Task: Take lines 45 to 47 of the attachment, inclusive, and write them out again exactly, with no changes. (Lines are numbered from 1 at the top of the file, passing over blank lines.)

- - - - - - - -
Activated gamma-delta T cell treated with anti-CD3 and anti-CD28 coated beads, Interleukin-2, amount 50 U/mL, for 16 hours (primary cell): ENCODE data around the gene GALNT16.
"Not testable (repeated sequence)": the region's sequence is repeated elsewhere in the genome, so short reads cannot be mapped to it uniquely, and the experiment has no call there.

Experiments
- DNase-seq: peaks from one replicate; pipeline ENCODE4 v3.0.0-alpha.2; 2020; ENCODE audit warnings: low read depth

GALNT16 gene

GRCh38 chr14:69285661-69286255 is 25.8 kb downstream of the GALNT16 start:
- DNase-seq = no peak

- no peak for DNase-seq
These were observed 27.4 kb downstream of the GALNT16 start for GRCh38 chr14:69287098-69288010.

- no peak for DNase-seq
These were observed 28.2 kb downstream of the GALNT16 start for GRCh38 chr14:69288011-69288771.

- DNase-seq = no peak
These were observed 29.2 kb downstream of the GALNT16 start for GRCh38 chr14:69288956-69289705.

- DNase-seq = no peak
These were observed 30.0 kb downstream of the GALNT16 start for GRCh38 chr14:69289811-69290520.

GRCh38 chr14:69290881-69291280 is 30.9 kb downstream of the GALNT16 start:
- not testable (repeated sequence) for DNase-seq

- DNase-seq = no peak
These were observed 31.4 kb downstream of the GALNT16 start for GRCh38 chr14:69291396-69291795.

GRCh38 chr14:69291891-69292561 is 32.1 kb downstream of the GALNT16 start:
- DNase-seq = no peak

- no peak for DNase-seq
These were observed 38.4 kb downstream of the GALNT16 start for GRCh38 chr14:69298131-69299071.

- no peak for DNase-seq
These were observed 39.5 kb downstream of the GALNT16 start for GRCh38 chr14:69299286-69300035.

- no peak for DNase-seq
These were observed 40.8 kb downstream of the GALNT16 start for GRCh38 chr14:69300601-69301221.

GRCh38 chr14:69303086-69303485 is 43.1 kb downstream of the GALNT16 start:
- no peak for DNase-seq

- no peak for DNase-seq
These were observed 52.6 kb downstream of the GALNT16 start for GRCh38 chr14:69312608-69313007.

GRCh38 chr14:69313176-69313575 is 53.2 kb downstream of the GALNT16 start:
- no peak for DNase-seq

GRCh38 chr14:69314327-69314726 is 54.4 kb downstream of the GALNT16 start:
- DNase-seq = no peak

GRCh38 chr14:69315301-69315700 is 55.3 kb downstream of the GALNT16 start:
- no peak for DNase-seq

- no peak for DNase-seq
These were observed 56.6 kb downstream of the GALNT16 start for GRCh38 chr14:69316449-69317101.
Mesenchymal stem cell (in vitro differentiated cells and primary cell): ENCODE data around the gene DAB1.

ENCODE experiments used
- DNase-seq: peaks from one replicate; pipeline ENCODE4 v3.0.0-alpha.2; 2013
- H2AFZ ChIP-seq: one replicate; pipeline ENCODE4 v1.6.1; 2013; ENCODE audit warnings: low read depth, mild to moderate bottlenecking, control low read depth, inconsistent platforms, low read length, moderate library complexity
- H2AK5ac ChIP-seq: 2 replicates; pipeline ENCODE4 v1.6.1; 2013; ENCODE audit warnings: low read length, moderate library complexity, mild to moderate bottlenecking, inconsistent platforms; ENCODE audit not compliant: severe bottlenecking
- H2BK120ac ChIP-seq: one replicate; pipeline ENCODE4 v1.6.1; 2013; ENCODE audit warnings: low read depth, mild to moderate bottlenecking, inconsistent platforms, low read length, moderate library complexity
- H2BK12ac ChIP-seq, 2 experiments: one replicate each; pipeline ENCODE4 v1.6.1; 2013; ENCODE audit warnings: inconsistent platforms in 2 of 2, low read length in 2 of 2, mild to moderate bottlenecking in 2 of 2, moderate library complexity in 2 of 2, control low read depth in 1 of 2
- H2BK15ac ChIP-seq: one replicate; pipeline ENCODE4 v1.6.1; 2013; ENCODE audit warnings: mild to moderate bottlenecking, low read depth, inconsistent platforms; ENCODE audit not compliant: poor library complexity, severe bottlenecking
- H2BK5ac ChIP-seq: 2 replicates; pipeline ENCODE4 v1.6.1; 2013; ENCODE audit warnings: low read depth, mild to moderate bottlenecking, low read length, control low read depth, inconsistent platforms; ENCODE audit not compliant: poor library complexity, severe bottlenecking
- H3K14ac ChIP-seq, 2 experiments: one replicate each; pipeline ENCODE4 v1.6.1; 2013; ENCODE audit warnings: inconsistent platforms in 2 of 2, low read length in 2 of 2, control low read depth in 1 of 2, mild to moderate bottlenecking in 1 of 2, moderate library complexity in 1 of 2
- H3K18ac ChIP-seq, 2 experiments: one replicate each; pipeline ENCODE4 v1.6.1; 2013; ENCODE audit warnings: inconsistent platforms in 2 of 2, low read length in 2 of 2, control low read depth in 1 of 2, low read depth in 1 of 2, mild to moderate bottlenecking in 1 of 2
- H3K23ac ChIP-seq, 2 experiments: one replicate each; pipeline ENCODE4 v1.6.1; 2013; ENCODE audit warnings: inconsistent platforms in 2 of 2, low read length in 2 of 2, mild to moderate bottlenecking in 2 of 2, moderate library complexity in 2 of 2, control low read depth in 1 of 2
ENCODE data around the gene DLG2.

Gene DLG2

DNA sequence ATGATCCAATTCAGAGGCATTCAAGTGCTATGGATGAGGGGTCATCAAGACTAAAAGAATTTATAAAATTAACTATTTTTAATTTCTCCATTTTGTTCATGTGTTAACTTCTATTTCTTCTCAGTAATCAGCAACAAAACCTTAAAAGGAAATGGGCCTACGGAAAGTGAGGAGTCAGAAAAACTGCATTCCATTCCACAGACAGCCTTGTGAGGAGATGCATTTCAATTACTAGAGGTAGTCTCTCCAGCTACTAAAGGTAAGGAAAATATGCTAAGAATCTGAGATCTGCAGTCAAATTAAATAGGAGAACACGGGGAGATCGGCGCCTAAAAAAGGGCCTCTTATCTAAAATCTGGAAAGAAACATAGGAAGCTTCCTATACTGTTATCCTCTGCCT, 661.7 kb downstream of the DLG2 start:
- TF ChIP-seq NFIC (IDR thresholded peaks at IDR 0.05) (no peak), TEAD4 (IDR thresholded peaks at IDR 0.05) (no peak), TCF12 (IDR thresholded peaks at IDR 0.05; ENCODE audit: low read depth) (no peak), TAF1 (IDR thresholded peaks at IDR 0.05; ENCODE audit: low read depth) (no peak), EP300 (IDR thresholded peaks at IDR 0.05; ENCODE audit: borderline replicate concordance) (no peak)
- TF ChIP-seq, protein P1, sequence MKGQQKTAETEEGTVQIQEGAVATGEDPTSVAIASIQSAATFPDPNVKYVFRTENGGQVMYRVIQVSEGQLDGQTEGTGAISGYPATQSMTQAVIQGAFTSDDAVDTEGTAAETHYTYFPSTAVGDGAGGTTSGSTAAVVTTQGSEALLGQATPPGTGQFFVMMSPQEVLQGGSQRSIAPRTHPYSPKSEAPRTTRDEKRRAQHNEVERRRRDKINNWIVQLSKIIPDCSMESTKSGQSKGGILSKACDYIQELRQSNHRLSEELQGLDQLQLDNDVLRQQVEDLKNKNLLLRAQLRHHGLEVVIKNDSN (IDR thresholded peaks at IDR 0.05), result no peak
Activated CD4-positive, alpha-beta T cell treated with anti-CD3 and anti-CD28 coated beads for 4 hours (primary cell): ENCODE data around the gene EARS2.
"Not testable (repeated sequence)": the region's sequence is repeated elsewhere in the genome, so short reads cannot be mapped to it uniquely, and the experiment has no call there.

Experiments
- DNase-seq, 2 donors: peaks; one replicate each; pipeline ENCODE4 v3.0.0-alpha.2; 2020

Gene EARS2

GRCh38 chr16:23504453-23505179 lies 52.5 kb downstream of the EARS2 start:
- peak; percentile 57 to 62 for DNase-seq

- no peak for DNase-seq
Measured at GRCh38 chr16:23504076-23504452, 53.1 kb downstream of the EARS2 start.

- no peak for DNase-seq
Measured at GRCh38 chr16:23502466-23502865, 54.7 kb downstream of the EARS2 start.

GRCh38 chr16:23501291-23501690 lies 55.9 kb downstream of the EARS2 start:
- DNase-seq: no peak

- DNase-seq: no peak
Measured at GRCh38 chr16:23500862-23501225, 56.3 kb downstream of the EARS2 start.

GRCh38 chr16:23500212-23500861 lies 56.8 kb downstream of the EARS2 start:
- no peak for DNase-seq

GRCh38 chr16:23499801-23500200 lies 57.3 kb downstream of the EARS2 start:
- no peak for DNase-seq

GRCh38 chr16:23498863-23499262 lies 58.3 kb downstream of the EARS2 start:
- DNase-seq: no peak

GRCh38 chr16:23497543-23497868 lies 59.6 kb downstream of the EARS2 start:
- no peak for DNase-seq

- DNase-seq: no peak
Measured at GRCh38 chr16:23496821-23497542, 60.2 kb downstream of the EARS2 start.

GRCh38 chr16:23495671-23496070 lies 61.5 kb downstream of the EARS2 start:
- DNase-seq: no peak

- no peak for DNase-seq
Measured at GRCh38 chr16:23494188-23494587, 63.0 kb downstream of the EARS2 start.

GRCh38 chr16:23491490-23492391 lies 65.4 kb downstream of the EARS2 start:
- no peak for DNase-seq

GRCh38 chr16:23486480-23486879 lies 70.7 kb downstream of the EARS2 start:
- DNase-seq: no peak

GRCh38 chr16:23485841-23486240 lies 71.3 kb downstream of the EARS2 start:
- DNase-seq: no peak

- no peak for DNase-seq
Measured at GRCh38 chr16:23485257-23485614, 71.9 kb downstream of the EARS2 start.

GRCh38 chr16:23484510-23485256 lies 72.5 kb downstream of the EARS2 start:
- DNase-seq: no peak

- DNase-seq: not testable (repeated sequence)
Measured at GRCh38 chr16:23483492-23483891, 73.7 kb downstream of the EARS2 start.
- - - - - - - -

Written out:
- H2BK120ac ChIP-seq: one replicate; pipeline ENCODE4 v1.6.1; 2013; ENCODE audit warnings: low read depth, mild to moderate bottlenecking, inconsistent platforms, low read length, moderate library complexity
- H2BK12ac ChIP-seq, 2 experiments: one replicate each; pipeline ENCODE4 v1.6.1; 2013; ENCODE audit warnings: inconsistent platforms in 2 of 2, low read length in 2 of 2, mild to moderate bottlenecking in 2 of 2, moderate library complexity in 2 of 2, control low read depth in 1 of 2
- H2BK15ac ChIP-seq: one replicate; pipeline ENCODE4 v1.6.1; 2013; ENCODE audit warnings: mild to moderate bottlenecking, low read depth, inconsistent platforms; ENCODE audit not compliant: poor library complexity, severe bottlenecking